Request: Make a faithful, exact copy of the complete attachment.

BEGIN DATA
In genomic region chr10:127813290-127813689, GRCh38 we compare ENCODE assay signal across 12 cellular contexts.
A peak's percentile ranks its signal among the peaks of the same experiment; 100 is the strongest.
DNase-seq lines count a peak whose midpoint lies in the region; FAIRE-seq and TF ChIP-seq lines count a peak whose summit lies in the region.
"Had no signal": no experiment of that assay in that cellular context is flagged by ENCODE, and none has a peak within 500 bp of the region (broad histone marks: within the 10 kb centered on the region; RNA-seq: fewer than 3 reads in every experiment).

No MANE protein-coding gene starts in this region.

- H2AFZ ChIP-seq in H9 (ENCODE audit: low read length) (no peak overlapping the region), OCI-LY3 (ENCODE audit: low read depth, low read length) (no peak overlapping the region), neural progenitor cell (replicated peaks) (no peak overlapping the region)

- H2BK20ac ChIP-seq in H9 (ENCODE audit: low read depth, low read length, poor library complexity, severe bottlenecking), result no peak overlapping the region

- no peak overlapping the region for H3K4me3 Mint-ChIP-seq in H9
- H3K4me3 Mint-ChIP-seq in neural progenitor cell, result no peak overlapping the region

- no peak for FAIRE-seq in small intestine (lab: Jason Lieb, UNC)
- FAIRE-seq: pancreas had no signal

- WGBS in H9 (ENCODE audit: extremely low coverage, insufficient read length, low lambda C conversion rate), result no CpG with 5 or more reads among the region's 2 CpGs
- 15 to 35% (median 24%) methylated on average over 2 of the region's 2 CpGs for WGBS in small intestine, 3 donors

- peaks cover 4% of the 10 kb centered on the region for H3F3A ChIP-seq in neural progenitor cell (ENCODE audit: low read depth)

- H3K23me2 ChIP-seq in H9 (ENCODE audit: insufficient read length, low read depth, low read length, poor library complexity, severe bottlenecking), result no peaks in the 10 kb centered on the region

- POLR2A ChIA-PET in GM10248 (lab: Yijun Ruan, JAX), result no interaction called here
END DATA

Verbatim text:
In genomic region chr10:127813290-127813689, GRCh38 we compare ENCODE assay signal across 12 cellular contexts.
A peak's percentile ranks its signal among the peaks of the same experiment; 100 is the strongest.
DNase-seq lines count a peak whose midpoint lies in the region; FAIRE-seq and TF ChIP-seq lines count a peak whose summit lies in the region.
"Had no signal": no experiment of that assay in that cellular context is flagged by ENCODE, and none has a peak within 500 bp of the region (broad histone marks: within the 10 kb centered on the region; RNA-seq: fewer than 3 reads in every experiment).

No MANE protein-coding gene starts in this region.

- H2AFZ ChIP-seq in H9 (ENCODE audit: low read length) (no peak overlapping the region), OCI-LY3 (ENCODE audit: low read depth, low read length) (no peak overlapping the region), neural progenitor cell (replicated peaks) (no peak overlapping the region)

- H2BK20ac ChIP-seq in H9 (ENCODE audit: low read depth, low read length, poor library complexity, severe bottlenecking), result no peak overlapping the region

- no peak overlapping the region for H3K4me3 Mint-ChIP-seq in H9
- H3K4me3 Mint-ChIP-seq in neural progenitor cell, result no peak overlapping the region

- no peak for FAIRE-seq in small intestine (lab: Jason Lieb, UNC)
- FAIRE-seq: pancreas had no signal

- WGBS in H9 (ENCODE audit: extremely low coverage, insufficient read length, low lambda C conversion rate), result no CpG with 5 or more reads among the region's 2 CpGs
- 15 to 35% (median 24%) methylated on average over 2 of the region's 2 CpGs for WGBS in small intestine, 3 donors

- peaks cover 4% of the 10 kb centered on the region for H3F3A ChIP-seq in neural progenitor cell (ENCODE audit: low read depth)

- H3K23me2 ChIP-seq in H9 (ENCODE audit: insufficient read length, low read depth, low read length, poor library complexity, severe bottlenecking), result no peaks in the 10 kb centered on the region

- POLR2A ChIA-PET in GM10248 (lab: Yijun Ruan, JAX), result no interaction called here